The classic counter argument is the "what would you think if it were black golfers who had different rules" one. It sounds good, but at the end of the day is complete bullshit. While men and women can and do play golf together, my father and grandmother once wining the family fourball competition, for all the handicapping rules, there is a tendency to end up playing in same sex groupings. There are probably a lot of reasons for this, some of which are simply social ones, but even with handicaps an option there is also a desire to play, when it becomes more competitive, with players of a similar ability where compensatory factors like the tee used or big handicap differences play less of a role. Not simply for physiological reasons, but also of the different amounts of time, on average, spent on the game it would be highly unusual to have a perfectly equal balance in playing ability within a club between men and women.

For reasons of practically then, not prejudice, then they tend to compete separately, and as it happens for reasons of demand most competitive fixtures tend to be arranged on the male side of the club. No such reasonable excuse of practicality could be made on the grounds of race, it could only be based on prejudice. The situations are not equivalent.

The original article did not mention, in its first edition, a different set of provisions ensuring the right to breastfeed, wherever, whenever, which I only spotted later. I'm a bit more ambivalent on this one.

From a molecular biology background background I of course very much endorse breastfeeding as the healthy option. It really does not offend me in the slightest, and yes, it is a perfectly natural thing to do. But let's be honest there are lots of other perfectly natural things that we don't do at the dinner table. Most have the women I know well who have had children have breastfed and have had a generally feminist outlook and thought nothing of breastfeeding sat around in someone's living room. I've never known one though who felt the need to breastfeed at the table in a restaurant; they wouldn't think twice about what any strangers thought, let alone worry that their friends may disapprove, but they almost unanimously thought it a the wrong kind of place to do it in a nice relaxed way, so would always find a comfortable corner somewhere they could spend a few minutes bonding with the baby. Frankly, they also knew that it gave everyone else a few minutes break from the little one, who as pleased was we may have been to have out with us, they knew could get a little dominating of proceedings for those of us less child centered than themselves.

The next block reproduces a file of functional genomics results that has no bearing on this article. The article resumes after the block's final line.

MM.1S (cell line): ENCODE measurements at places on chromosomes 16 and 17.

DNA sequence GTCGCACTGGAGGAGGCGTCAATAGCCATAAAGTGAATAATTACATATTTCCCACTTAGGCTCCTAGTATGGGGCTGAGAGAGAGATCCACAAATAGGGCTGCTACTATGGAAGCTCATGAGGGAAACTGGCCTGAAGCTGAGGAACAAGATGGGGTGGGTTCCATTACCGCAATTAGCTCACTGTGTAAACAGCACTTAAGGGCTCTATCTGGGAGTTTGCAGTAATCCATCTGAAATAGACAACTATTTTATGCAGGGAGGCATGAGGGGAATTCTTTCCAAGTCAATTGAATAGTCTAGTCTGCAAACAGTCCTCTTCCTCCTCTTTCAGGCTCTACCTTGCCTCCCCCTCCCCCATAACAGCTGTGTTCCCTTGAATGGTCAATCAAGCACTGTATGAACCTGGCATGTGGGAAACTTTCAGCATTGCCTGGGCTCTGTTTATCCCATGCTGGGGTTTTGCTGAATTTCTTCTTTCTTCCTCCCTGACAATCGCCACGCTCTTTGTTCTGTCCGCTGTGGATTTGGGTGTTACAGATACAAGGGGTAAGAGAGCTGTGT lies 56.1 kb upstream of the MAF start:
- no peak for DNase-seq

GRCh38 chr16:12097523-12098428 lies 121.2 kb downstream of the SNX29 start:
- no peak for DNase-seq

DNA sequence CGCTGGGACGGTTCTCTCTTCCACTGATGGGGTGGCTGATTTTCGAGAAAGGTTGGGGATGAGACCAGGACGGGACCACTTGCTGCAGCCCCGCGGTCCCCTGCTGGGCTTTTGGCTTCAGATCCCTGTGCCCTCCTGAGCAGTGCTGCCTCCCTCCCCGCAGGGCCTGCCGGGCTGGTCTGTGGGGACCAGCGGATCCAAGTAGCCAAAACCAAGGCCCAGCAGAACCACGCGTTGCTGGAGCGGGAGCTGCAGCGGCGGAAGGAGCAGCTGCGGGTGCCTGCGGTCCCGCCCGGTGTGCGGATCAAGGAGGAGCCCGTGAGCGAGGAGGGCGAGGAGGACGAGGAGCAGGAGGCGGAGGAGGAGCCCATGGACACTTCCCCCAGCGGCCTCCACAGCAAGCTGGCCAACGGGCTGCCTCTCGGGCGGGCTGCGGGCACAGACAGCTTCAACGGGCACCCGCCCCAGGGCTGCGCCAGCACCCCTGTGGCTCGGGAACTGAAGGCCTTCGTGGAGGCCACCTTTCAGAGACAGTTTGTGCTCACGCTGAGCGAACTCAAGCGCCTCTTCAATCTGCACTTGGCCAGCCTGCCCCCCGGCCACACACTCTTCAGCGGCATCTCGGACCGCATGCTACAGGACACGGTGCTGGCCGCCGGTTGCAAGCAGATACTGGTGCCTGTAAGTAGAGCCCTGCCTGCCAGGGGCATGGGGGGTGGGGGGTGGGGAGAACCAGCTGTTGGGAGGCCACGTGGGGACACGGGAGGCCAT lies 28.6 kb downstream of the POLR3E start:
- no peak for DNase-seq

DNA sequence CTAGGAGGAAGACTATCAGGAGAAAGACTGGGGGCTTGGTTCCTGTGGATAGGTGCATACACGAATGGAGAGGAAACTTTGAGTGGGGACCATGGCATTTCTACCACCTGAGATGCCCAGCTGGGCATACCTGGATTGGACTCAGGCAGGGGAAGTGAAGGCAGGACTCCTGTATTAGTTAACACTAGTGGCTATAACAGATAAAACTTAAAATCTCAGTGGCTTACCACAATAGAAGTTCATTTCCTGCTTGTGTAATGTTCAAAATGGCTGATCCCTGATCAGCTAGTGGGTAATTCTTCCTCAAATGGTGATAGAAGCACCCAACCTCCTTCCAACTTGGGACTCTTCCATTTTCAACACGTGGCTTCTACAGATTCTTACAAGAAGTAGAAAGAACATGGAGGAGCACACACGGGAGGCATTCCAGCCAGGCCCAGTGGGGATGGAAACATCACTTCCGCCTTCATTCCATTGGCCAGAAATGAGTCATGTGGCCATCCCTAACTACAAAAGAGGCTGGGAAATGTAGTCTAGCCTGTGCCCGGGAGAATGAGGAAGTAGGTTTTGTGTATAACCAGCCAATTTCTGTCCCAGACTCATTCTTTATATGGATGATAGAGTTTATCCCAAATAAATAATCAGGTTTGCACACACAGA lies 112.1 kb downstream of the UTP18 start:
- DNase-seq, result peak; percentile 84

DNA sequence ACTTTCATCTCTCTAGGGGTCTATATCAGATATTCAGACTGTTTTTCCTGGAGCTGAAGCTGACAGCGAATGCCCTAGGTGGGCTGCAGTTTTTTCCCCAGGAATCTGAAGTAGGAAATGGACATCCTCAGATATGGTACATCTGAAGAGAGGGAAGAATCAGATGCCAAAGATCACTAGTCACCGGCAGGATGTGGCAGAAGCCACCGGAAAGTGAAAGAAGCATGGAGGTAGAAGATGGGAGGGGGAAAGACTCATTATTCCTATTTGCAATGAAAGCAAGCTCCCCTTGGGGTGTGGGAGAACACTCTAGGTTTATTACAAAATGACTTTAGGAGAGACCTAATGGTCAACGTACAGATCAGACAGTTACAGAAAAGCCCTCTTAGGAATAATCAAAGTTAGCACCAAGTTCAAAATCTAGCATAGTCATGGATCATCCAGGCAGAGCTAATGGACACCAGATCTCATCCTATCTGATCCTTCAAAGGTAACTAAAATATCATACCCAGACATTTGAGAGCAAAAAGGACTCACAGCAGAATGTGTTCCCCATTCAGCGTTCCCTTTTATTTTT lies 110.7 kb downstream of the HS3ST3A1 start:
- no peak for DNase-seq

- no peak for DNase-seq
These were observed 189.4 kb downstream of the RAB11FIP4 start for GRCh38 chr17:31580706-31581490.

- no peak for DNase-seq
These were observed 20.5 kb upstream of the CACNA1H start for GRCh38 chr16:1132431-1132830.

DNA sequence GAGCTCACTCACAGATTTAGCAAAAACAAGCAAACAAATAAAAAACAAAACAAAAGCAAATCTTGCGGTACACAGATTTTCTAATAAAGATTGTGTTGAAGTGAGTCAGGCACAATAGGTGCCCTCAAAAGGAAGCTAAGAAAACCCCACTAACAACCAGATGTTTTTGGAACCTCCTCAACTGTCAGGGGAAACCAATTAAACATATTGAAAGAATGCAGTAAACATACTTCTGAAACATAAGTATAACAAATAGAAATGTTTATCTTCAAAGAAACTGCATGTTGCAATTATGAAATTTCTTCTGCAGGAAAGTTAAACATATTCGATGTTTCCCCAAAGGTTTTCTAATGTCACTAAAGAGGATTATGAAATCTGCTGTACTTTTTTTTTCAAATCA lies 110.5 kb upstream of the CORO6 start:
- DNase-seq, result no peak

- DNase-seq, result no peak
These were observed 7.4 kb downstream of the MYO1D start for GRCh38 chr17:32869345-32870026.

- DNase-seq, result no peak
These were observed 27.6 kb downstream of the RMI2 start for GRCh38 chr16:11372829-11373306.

In the end yes, any restaurant making a big scene about a breastfeeding is making a bit of a spectacle of themselves and would be best avoided in future, but I'm not any keener on the minority of mothers who seem to pick out the most public place possible to feed the baby as an assertion of their rights.

Frankly the idea that everyone should be marvelously tolerant of babies or young children in all circumstances, at all times, breastfeeding or not, is not in of itself, a fundamental human right of the the child or the parents anyway. I don't know if restaurants can set a minimum age limit beyond that prescribed by law, as pubs can, but if they cannot, they should be granted that right. It's not as if there is a dearth of child friendly restaurants. I think it's perfectly reasonable that on some occasions you should be able to pick out somewhere for a special occasion where you know that you won't be subject to the charms and delights of other peoples children below the age when they they can be expected to respect the general style and atmosphere of the venue.

While I'm at it...a message to parents who whoop and cheer on suburban trains as their children run up and down the carriage screaming and climbing up every seat back and hand rail. You are breeding a self-centred little brat.